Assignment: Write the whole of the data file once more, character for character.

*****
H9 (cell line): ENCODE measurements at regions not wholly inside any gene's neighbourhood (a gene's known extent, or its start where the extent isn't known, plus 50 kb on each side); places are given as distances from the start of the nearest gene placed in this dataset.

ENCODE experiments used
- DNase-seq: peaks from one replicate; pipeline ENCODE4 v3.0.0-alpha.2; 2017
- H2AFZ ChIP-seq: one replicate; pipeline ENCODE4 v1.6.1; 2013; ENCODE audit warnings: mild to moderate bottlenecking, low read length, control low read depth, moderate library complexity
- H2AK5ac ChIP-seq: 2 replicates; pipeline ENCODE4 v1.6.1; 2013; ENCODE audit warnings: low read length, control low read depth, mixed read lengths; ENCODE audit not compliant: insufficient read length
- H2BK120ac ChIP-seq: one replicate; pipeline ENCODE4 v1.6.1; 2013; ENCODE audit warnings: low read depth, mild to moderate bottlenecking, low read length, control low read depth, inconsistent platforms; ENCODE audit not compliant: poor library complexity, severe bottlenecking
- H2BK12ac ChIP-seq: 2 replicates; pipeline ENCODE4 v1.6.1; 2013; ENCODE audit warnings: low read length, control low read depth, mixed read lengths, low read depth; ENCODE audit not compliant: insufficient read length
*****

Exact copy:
H9 (cell line): ENCODE measurements at regions not wholly inside any gene's neighbourhood (a gene's known extent, or its start where the extent isn't known, plus 50 kb on each side); places are given as distances from the start of the nearest gene placed in this dataset.

ENCODE experiments used
- DNase-seq: peaks from one replicate; pipeline ENCODE4 v3.0.0-alpha.2; 2017
- H2AFZ ChIP-seq: one replicate; pipeline ENCODE4 v1.6.1; 2013; ENCODE audit warnings: mild to moderate bottlenecking, low read length, control low read depth, moderate library complexity
- H2AK5ac ChIP-seq: 2 replicates; pipeline ENCODE4 v1.6.1; 2013; ENCODE audit warnings: low read length, control low read depth, mixed read lengths; ENCODE audit not compliant: insufficient read length
- H2BK120ac ChIP-seq: one replicate; pipeline ENCODE4 v1.6.1; 2013; ENCODE audit warnings: low read depth, mild to moderate bottlenecking, low read length, control low read depth, inconsistent platforms; ENCODE audit not compliant: poor library complexity, severe bottlenecking
- H2BK12ac ChIP-seq: 2 replicates; pipeline ENCODE4 v1.6.1; 2013; ENCODE audit warnings: low read length, control low read depth, mixed read lengths, low read depth; ENCODE audit not compliant: insufficient read length